Fairly self-explanatory, I needed unprotected seedlings to see whether the other methods were working or whether the snails were just un aware of all my potted up seedlings.
Did it work?
Surprisingly, for the first week or so of the experiment these seedlings were just as intact as all the others. I think this may have been partially due to the smell from the coffee grounds and garlic masking the scent of the seedlings and the fact that I have never grown seedlings in these pots in this place in the garden before so the snails and slugs took a while to fully explore and find the plants. The other surprise was that at the end of the experiment the unprotected seedlings actually had more leaves left than the egg-shell, coffee grinds and garlic protected seedlings.
The copper barrier repels slugs and snails by use of a tiny electrical charge naturally created within the copper face
I bought a commercially made copper adhesive tape. The tape I bought had an adhesive backing so applying it was as simple as peeling off the backing paper and sticking it around the edge of my pot. It is recommended that you stick the copper to the exterior of your planting containers to prevent any copper leaching into your garden soil and applying a wide enough band to prevent snails and slugs from looping their bodies up and over the top of the copper and last but not least check that there are no twigs, grasses or other plants reaching over the edge of the pot that may act as a bridge completely bypassing the copper. Another tip is to clean the copper with vinegar if a heavy patina builds up as it may reduce the effectiveness.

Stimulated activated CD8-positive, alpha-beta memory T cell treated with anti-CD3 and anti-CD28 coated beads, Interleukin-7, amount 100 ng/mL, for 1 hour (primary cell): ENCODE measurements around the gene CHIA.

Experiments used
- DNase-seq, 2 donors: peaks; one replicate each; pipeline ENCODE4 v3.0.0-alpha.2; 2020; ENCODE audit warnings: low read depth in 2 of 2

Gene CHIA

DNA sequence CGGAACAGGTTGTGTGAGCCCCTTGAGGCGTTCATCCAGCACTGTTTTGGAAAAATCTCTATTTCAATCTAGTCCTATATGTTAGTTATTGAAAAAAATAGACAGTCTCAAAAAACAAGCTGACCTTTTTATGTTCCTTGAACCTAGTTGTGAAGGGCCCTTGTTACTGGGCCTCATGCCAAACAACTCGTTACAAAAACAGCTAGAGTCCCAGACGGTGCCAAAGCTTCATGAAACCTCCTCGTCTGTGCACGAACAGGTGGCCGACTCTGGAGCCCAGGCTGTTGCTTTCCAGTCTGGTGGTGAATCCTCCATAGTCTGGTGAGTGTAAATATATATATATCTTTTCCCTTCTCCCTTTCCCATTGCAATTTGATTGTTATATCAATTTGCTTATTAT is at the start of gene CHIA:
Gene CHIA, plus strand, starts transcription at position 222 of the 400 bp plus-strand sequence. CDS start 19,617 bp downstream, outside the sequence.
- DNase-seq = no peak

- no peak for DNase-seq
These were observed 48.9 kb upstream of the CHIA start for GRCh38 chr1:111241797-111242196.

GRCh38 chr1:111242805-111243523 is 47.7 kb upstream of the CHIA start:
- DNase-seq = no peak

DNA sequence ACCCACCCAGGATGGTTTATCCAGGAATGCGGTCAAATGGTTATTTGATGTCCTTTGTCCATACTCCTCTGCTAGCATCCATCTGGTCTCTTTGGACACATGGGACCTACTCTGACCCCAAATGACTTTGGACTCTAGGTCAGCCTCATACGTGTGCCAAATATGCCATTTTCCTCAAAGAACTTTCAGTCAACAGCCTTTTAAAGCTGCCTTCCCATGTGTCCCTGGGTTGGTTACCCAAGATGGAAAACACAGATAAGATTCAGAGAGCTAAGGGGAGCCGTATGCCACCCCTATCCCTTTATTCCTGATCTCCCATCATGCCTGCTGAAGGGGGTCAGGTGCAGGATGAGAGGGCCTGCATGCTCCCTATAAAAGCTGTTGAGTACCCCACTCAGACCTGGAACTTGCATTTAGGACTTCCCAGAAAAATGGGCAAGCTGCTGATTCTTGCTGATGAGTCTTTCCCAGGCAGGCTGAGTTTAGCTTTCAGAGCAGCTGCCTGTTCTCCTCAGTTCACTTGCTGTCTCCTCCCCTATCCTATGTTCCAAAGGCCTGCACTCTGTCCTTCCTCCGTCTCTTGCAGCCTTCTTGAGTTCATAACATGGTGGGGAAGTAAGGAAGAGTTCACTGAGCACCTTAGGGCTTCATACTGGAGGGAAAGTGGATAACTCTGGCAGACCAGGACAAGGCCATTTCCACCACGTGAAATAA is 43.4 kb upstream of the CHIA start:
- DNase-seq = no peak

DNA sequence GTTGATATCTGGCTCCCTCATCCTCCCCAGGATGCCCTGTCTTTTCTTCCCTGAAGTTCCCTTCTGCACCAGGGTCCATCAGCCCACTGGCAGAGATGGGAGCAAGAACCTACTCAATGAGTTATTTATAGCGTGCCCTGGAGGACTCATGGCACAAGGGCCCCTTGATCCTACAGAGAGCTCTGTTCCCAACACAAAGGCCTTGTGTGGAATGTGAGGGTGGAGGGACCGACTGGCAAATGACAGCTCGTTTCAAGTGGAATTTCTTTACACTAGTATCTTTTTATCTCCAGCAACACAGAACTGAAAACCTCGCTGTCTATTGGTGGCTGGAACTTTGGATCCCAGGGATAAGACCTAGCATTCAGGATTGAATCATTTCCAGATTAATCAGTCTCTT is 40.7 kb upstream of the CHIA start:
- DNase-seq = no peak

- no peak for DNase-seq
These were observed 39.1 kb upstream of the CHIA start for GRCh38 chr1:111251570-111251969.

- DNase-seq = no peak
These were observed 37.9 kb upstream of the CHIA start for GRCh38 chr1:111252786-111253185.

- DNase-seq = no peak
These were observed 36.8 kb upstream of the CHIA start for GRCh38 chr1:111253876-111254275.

Did it work?
Yes!! My experiment only lasted a month so it is still too early for me to determine how long the copper stays effective but even if it needs to be replaced occasionally it is still so far the longest lasting method I’ve tried. The copper tape only works if there are no snails or slugs hiding within the perimeter before you apply it, so it is best for new garden beds, newly cleared garden beds or pot plants.
Once the snails found the seedlings it seemed they were determined to cross any barrier in their way, most probably helped by the fairly persistent rain that set in towards the end of the experiment. The only method to work 100% was the copper tape, although my experiment only ran for one month.
I would say the biggest draw back to most home-made deterrents is the rain, which is also when snails and slugs become most active, another draw back is the frequency with which home-made remedies need to be re applied, sadly life often gets in the way of gardening time and it can be difficult to get outside every time the rain stops to re spray and re sprinkle different deterrents.
You may find success with some of the above mentioned methods, you never know until you try, but a strong defence is best teamed up with a strong attack so with this in mind my next post will cover snail and slug traps.
“The only thing that two gardeners ever agree on is what the third gardener does wrong.” – Tony Avent